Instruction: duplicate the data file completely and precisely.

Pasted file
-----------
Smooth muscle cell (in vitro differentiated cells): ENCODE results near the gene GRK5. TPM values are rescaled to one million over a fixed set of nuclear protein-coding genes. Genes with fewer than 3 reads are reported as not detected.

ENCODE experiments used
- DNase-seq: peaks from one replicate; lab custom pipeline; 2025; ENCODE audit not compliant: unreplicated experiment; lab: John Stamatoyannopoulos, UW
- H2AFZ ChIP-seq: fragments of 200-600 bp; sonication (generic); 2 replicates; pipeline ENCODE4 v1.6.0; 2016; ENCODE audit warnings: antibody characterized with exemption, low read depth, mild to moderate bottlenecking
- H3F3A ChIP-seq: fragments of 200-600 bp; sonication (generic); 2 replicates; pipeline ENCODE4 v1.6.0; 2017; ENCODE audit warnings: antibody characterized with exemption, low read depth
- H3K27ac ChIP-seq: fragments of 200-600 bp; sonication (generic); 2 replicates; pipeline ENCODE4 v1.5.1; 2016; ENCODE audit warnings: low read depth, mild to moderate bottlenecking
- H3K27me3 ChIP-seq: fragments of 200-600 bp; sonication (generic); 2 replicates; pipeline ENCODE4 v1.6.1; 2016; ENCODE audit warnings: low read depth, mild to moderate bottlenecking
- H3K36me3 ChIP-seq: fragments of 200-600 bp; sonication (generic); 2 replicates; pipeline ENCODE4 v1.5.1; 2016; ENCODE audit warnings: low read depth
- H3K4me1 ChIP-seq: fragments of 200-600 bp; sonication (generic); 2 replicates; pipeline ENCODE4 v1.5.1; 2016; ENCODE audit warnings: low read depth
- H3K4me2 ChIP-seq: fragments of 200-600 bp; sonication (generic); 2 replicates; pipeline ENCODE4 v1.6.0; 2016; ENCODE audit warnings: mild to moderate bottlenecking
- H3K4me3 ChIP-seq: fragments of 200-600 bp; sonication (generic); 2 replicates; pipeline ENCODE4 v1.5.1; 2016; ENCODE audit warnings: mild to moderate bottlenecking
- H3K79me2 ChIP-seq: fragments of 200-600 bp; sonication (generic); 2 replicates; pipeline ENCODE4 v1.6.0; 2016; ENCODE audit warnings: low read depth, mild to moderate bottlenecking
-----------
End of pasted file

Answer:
Smooth muscle cell (in vitro differentiated cells): ENCODE results near the gene GRK5. TPM values are rescaled to one million over a fixed set of nuclear protein-coding genes. Genes with fewer than 3 reads are reported as not detected.

ENCODE experiments used
- DNase-seq: peaks from one replicate; lab custom pipeline; 2025; ENCODE audit not compliant: unreplicated experiment; lab: John Stamatoyannopoulos, UW
- H2AFZ ChIP-seq: fragments of 200-600 bp; sonication (generic); 2 replicates; pipeline ENCODE4 v1.6.0; 2016; ENCODE audit warnings: antibody characterized with exemption, low read depth, mild to moderate bottlenecking
- H3F3A ChIP-seq: fragments of 200-600 bp; sonication (generic); 2 replicates; pipeline ENCODE4 v1.6.0; 2017; ENCODE audit warnings: antibody characterized with exemption, low read depth
- H3K27ac ChIP-seq: fragments of 200-600 bp; sonication (generic); 2 replicates; pipeline ENCODE4 v1.5.1; 2016; ENCODE audit warnings: low read depth, mild to moderate bottlenecking
- H3K27me3 ChIP-seq: fragments of 200-600 bp; sonication (generic); 2 replicates; pipeline ENCODE4 v1.6.1; 2016; ENCODE audit warnings: low read depth, mild to moderate bottlenecking
- H3K36me3 ChIP-seq: fragments of 200-600 bp; sonication (generic); 2 replicates; pipeline ENCODE4 v1.5.1; 2016; ENCODE audit warnings: low read depth
- H3K4me1 ChIP-seq: fragments of 200-600 bp; sonication (generic); 2 replicates; pipeline ENCODE4 v1.5.1; 2016; ENCODE audit warnings: low read depth
- H3K4me2 ChIP-seq: fragments of 200-600 bp; sonication (generic); 2 replicates; pipeline ENCODE4 v1.6.0; 2016; ENCODE audit warnings: mild to moderate bottlenecking
- H3K4me3 ChIP-seq: fragments of 200-600 bp; sonication (generic); 2 replicates; pipeline ENCODE4 v1.5.1; 2016; ENCODE audit warnings: mild to moderate bottlenecking
- H3K79me2 ChIP-seq: fragments of 200-600 bp; sonication (generic); 2 replicates; pipeline ENCODE4 v1.6.0; 2016; ENCODE audit warnings: low read depth, mild to moderate bottlenecking